Hence, Przedborski and colleagues propose a novel function for cytosolic PINK152 in negatively regulating the PINK1/Parkin‐mitophagy pathway. Although the main claim certainly warrants independent verification, the approach used does not perfectly recapitulate the physiological situation. For instance, PINK1∆1–103 would not be subject to N‐end rule degradation, increasing its stability, and potentially overestimating the influence of PINK52 under physiological conditions. Similarly, stabilizing endogenous PINK152 with proteasome inhibitors will of course have non‐specific effects, so such experiments should be interpreted with caution. Curiously, the authors find that under basal conditions PINK1∆1–103 actually promotes Parkin translocation and mitophagy, which is in conflict with the proposed negative regulation of Parkin by PINK152, so further work is required to resolve these details. Nevertheless, the current data suggest that PINK152 may have a distinct cellular function to PINK163 in the cytoplasm.
Not only are additional mechanisms that regulate PINK1/Parkin‐mediated mitophagy being identified, but also alternative pathways that influence mitophagy that seem not to rely on these molecules. In the December issue of EMBO reports, Ganley and colleagues reported that iron depletion specifically triggers mitophagy in a PINK1/Parkin independent manner [; Fig 1]. Not only does this study indicate that mitochondrial turnover responds to intracellular iron levels, it presents a novel mechanism through which mitophagy can be initiated. If defective mitophagy is the key underlying defect in PINK1/Parkin‐related PD, stimulating mitophagy via iron depletion may offer a therapeutic approach.
Allen et al  performed a screen for chemical inducers of mitophagy using an elegant mitophagy sensor system consisting of an OMM‐bound, tandem GFP‐mCherry. Upon lysosomal localization of mitochondria, GFP is quenched whilst the mCherry signal persists, providing a simple but effective read‐out of mitophagy. In this screen, in addition to known inducers of mitophagy—such as CCCP and valinomycin—the iron chelator Deferiprone (DFP) robustly induced mitophagy. An increase in transferrin receptor levels and a rescue by the addition of exogenous iron support the notion that iron depletion stimulates mitophagy.
One intriguing feature of DFP‐induced mitophagy is that affected organelles maintain their ∆Ψm, in contrast to the PINK1/Parkin‐mediated mitophagy discussed above, which requires the dissipation of ∆Ψm. Membrane potential is generally regarded as a read‐out of mitochondrial health, therefore, DFP‐treated cells would appear to have a healthy mitochondrial network and, indeed, ATP‐levels remain stable. However, the cells had switched from oxidative phosphorylation to glycolysis, previously suggested to be a permissive event in the induction of mitophagy .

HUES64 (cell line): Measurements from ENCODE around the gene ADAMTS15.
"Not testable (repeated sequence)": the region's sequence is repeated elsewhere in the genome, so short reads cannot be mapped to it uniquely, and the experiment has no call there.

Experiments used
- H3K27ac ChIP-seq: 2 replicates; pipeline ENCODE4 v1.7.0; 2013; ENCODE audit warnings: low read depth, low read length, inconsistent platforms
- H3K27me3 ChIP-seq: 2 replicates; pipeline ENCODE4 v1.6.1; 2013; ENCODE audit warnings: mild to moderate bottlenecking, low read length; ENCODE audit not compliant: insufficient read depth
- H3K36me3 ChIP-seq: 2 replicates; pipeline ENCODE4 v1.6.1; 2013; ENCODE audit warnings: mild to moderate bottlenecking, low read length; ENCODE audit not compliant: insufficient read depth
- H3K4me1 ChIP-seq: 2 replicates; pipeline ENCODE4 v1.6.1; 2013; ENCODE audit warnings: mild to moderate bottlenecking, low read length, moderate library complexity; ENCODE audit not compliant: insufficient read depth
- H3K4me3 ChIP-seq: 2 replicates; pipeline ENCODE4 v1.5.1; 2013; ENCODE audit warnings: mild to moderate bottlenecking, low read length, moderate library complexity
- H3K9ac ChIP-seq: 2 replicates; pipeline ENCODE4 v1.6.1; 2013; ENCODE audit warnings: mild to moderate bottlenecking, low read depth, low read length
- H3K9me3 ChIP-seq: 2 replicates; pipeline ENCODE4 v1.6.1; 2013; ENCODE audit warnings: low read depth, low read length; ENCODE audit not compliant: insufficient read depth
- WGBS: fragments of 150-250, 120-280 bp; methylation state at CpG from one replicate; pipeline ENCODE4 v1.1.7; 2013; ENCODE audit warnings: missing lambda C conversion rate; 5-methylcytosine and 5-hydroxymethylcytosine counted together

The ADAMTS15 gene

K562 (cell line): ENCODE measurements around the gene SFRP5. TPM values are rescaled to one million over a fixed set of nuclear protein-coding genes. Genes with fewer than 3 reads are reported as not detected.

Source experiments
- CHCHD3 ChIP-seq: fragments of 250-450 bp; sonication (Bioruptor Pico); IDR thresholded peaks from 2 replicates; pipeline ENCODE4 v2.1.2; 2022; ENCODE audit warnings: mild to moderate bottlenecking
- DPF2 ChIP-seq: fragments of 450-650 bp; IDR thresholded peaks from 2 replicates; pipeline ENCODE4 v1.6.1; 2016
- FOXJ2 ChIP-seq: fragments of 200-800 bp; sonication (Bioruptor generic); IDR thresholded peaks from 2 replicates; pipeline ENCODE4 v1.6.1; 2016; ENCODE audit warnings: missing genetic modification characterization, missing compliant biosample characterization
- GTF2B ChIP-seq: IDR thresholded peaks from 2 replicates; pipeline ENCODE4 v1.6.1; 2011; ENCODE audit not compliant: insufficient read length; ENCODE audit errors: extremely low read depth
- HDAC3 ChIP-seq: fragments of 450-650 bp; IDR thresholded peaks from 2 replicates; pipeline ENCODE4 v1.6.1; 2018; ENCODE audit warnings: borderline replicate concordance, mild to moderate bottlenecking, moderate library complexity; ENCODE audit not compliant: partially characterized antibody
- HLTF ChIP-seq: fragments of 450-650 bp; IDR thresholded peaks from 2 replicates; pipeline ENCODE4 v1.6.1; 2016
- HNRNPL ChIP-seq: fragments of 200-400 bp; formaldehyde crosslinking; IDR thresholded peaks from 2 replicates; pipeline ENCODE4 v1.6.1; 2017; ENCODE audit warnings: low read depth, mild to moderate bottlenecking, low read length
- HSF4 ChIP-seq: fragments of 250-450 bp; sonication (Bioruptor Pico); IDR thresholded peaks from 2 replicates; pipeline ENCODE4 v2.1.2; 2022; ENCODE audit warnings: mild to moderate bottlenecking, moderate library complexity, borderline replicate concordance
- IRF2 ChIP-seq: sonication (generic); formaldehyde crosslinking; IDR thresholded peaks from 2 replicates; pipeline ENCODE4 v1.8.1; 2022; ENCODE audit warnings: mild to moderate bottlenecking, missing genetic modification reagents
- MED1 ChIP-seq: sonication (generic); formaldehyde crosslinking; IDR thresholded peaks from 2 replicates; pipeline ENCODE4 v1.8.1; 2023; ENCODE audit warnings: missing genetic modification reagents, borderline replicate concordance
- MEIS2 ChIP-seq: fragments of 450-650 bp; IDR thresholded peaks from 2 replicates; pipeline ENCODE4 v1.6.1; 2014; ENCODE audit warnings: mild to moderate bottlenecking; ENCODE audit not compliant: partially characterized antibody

The maintenance of ∆Ψm in DFP‐induced mitophagy is immediately at odds with the model for the PINK1/Parkin pathway, suggesting this is triggered by a separate mechanism. Ganley and colleagues show that DFP‐induced mitophagy does not lead to PINK163 stabilization on the OMM, and occurs in cells lacking PINK1 or Parkin. These results firmly uncouple this mechanism from the PINK1/Parkin pathway. However, notably DFP still potently induces mitophagy in these cells, supporting the idea that this may provide a therapeutic angle.
These findings have broader implications in the context of PD, as dysregulated iron metabolism is associated with PD and other neurodegenerative diseases , through its involvement in generating oxidative radicals and in the biosynthesis of iron‐sulfur clusters and heme in mitochondria. Here Ganley and colleagues suggest another way in which iron dysregulation may impact on neuroprotective mechanisms.
Taken together, these two studies provide new insights in our understanding of mitophagy and its induction. PINK1/Parkin‐mediated mitophagy is clearly a complex pathway and much still needs to be resolved, particularly in physiological settings. It is encouraging that mitophagy can be pharmacologically stimulated, although the physiological impact of this will require careful consideration.
Conflict of interest
The authors declare that they have no conflict of interest.
- © 2014 The Authors